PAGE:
A very good point. I honestly believe that we are in the midst of a paradigm shift. Neither reportage of House nor political reporting in general reaches that many people anymore. It has as much, or more to do with the collapse of broadsheet journalism as it does the splintering of broadcast journalism. I dumped my cable subscription over a year ago, along with millions of other Canadians. As a consequence, I do not see Television news anymore. I cannot remember the last time I brought a newsprint paper. My habits alone don't mean anything, but I am representative of a growing number of people. Narrowcast is the future, and that means Big Data

Hunky_Monkey

flymeetointment wrote:

Goddamn, Justin is ripped.

Underweight can give that impression Wink

Jacob Two-Two

I agree, A24. Justin's celebrity is masking the deep structural weakness of the Liberal party. Pretty icing on a cardboard cake. The stuff that really wins elections is the stuff you don't see, the organisation, which I don't think the Liberals have any more.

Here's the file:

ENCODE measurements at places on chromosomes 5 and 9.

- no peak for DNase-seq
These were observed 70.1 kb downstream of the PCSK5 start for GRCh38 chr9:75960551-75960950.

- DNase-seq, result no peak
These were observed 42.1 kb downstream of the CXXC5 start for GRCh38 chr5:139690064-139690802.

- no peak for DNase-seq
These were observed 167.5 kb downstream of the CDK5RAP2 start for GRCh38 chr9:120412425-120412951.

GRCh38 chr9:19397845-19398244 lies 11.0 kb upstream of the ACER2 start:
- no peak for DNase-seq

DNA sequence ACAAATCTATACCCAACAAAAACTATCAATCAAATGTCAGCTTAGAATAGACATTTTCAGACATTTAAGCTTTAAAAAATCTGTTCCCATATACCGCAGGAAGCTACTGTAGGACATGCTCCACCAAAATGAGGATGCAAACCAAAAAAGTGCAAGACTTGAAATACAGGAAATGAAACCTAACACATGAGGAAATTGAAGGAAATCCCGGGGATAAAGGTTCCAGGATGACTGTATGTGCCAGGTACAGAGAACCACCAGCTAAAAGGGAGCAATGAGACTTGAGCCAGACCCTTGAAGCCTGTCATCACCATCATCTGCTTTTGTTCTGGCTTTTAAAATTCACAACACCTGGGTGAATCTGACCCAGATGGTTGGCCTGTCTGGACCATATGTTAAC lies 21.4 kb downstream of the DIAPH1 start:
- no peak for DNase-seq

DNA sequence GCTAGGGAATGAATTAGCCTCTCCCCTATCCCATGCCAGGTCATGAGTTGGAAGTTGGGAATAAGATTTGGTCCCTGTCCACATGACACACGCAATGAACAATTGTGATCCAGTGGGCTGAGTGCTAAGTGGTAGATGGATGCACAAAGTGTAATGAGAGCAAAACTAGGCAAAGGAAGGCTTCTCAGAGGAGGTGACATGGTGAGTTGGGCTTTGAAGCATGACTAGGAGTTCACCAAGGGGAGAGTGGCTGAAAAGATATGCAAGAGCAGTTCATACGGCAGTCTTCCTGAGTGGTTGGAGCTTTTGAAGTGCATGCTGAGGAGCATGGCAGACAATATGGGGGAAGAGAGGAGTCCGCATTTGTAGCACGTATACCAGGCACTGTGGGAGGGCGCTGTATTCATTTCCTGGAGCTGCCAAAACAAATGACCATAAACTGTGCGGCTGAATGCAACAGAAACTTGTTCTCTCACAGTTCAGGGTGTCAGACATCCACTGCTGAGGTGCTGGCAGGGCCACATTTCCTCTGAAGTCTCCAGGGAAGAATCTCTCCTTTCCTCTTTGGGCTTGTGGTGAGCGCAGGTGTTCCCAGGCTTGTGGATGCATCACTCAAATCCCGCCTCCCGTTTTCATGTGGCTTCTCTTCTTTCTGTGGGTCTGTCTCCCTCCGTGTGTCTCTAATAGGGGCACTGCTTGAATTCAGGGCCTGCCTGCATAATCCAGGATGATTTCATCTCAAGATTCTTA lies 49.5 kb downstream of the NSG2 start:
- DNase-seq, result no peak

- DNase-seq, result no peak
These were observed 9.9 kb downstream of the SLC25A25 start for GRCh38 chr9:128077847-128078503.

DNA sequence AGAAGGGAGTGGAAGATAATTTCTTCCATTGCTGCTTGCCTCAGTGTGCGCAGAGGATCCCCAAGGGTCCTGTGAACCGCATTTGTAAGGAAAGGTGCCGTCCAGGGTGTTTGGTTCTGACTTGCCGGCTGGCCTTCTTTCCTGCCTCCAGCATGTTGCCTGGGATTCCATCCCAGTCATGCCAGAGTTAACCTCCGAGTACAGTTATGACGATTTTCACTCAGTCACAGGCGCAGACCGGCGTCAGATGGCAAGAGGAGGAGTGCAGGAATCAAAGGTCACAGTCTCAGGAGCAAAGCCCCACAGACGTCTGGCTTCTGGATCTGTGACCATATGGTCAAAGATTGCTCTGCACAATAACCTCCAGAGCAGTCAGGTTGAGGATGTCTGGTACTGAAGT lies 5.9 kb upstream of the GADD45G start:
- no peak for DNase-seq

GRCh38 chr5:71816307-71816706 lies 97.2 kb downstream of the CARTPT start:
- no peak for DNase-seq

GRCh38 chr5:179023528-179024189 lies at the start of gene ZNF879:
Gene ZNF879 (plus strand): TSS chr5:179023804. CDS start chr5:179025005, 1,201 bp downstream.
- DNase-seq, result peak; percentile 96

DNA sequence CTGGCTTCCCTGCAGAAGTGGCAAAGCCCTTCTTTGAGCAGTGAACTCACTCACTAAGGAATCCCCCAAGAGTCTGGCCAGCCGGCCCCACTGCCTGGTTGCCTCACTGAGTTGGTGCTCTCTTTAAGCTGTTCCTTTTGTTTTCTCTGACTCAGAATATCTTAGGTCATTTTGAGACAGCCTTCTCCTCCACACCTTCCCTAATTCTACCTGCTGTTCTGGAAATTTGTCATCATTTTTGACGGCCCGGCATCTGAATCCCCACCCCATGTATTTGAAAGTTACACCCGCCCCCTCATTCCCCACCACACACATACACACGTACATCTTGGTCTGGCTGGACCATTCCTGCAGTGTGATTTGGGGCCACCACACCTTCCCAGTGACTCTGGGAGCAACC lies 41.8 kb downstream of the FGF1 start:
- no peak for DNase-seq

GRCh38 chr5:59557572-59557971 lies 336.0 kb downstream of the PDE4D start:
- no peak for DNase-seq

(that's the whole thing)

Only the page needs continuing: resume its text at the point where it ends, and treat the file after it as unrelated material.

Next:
Aristotleded24

Jacob Two-Two wrote:
I agree, A24. Justin's celebrity is masking the deep structural weakness of the Liberal party. Pretty icing on a cardboard cake. The stuff that really wins elections is the stuff you don't see, the organisation, which I don't think the Liberals have any more.

But that's the big weakness of the Liberal party is they expect their celebrity status to save them. Does anybody else remember when Paul Martin won the leadership, and the media were talking about the Liberals making breakthroughs in Quebec and Alberta?

kropotkin1951 kropotkin1951's picture